For the first time in a long time, I read a couple of newspapers today. One was a premium regional daily, the other local weekly.
Now reading newspapers is something I have not done in years. I simply never had the time, even on a Sunday morning.
So as someone who hasn’t picked up a newspaper since the mid-90s, I may be one of the people who has contributed to their decline. The first thing I noticed was how thin the papers felt. I was looking for job adverts (of course) and the paper I picked up had two. Back in the day, there would have been page after page of job ads to go through and cross off, or ring around.
Now there may be two factors at work here. People are advertising jobs online because it is cheaper, and that circulations of newspapers are generally regarded as being down. Again, I have to hold my hands up in playing a part in that.
Seeing that I had failed in my quest, I turned to the news content. Everything I read in the newspaper I had just about seen online already. That was definitely true of the international and national stories. No so much on the local stuff. The papers didn’t offer any extended analysis on the subjects and I got a distinct feeling that the reporters were just re-writing the same newswire content.
That left me thinking. There really are only three sections where the newspapers can fend off the online assault.
- Hyper-local content – online sites cannot content-scrape truly local stories driven by communities.
- Feature articles – the non-news but interesting sections of the paper.
- Investigative Journalism – which is hideously expensive.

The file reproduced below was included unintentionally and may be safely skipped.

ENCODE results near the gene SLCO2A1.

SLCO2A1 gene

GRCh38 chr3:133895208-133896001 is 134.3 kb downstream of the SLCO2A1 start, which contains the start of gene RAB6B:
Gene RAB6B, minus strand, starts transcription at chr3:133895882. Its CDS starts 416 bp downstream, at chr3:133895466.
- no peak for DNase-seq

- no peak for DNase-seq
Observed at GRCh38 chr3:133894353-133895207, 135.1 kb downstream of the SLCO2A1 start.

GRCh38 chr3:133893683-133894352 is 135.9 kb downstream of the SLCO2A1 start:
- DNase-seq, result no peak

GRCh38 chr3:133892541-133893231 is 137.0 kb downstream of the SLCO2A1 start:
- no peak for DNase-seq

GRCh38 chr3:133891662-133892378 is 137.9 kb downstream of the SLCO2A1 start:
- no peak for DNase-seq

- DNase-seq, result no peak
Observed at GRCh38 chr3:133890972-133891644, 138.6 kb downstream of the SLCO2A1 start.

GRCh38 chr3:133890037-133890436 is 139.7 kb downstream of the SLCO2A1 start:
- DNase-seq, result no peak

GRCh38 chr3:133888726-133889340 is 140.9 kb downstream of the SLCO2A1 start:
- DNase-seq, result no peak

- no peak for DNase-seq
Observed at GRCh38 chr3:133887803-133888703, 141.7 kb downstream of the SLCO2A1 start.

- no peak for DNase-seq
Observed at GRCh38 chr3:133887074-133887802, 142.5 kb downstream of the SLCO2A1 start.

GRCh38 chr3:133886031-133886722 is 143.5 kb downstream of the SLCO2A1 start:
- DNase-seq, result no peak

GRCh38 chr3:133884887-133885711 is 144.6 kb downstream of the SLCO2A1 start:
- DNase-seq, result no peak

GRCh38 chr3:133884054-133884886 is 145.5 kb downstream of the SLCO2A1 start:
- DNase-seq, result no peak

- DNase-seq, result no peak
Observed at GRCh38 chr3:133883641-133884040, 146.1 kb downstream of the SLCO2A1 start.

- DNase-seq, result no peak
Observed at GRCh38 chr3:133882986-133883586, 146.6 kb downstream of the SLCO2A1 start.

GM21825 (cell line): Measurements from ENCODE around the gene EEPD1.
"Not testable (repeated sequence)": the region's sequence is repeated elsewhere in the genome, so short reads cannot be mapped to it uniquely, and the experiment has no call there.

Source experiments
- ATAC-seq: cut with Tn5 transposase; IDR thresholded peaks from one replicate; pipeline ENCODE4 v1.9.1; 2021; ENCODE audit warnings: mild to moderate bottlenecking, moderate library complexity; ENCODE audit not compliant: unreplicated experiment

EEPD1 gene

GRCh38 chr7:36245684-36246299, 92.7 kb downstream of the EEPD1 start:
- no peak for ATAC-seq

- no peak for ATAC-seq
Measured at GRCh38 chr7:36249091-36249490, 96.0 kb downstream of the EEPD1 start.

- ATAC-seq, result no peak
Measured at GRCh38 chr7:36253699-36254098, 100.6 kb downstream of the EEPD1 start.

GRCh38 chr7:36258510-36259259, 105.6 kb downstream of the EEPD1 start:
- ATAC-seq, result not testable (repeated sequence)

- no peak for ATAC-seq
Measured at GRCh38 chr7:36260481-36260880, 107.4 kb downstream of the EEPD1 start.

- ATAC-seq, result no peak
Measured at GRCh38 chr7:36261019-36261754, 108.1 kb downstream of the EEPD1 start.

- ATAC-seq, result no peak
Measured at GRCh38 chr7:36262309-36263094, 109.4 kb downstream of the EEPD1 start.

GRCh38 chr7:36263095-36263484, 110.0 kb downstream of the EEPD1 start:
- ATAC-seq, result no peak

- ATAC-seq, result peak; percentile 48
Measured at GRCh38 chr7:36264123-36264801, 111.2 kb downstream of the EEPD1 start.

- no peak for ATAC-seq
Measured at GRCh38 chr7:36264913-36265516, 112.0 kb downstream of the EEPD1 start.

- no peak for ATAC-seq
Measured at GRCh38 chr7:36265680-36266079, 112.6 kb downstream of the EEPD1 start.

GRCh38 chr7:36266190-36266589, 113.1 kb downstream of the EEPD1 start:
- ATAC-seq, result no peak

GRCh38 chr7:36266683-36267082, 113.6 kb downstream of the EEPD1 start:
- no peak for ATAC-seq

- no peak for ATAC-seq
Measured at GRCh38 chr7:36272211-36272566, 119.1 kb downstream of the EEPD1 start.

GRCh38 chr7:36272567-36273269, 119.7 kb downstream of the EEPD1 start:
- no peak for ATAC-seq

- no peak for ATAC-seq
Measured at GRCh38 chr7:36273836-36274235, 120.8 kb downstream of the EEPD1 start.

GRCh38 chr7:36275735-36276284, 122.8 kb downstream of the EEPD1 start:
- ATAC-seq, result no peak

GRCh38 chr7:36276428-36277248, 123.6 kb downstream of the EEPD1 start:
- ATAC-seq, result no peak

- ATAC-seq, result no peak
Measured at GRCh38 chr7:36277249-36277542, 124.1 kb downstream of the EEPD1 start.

Now the hyper-local content needs boots on the ground. You need your reporters out in communities, on the housing estates, sniffing around for news and filing copy, pictures and video over the wire.
Feature articles would have appeared in magazines in the 90s. Yet, if you walk into any newsagent and just look the magazine shelves, there has been a substantial fall-off in the number of titles available, so it is no surprise features are trying to find new homes in newspapers.
Investigative journalism is expensive. It is labour intensive and after the phone hacking scandal, it does not have a good reputation at the moment. However, if it is done correctly, investigative journalism is one of the gatekeepers of a democracy. As it is expensive, most titles no longer bother and it is only the large national newspapers that produce the stories we hear about. Investigative journalism rarely happens at a local level anymore.
I can’t really complain because I am as guilty as anyone to contributing to the problem, but not having read a paper for so long I did find the changes both surprising and profound.